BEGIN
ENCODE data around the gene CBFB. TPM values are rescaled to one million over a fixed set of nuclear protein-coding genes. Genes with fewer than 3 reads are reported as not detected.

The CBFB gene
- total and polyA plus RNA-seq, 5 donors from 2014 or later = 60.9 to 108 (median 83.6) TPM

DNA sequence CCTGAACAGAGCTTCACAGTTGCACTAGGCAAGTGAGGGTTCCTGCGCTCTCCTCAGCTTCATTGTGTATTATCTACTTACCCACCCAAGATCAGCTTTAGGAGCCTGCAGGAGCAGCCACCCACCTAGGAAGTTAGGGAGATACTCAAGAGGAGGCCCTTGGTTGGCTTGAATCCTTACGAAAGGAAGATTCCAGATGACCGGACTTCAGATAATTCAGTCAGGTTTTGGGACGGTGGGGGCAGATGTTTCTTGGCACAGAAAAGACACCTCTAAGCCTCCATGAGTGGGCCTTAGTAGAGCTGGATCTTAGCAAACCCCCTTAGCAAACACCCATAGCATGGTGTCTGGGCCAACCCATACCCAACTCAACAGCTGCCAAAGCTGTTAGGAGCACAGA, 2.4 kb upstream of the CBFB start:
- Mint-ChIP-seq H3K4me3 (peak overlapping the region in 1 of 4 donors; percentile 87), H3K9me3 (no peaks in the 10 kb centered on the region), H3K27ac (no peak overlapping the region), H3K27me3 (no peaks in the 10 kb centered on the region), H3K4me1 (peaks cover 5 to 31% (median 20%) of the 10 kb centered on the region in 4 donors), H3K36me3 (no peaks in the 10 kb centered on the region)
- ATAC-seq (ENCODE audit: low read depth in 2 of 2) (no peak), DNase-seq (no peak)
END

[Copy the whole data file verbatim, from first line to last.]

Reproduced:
ENCODE data around the gene CBFB. TPM values are rescaled to one million over a fixed set of nuclear protein-coding genes. Genes with fewer than 3 reads are reported as not detected.

The CBFB gene
- total and polyA plus RNA-seq, 5 donors from 2014 or later = 60.9 to 108 (median 83.6) TPM

DNA sequence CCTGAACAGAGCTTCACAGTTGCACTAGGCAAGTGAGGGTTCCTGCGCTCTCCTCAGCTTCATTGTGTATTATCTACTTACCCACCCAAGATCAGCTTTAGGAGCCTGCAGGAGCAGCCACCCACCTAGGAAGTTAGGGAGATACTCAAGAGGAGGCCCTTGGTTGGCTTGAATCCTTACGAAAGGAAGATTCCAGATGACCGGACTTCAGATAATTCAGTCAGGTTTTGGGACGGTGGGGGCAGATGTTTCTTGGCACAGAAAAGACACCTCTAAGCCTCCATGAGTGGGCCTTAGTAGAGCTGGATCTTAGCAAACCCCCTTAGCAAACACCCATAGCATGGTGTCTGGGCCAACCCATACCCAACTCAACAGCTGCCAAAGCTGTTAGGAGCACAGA, 2.4 kb upstream of the CBFB start:
- Mint-ChIP-seq H3K4me3 (peak overlapping the region in 1 of 4 donors; percentile 87), H3K9me3 (no peaks in the 10 kb centered on the region), H3K27ac (no peak overlapping the region), H3K27me3 (no peaks in the 10 kb centered on the region), H3K4me1 (peaks cover 5 to 31% (median 20%) of the 10 kb centered on the region in 4 donors), H3K36me3 (no peaks in the 10 kb centered on the region)
- ATAC-seq (ENCODE audit: low read depth in 2 of 2) (no peak), DNase-seq (no peak)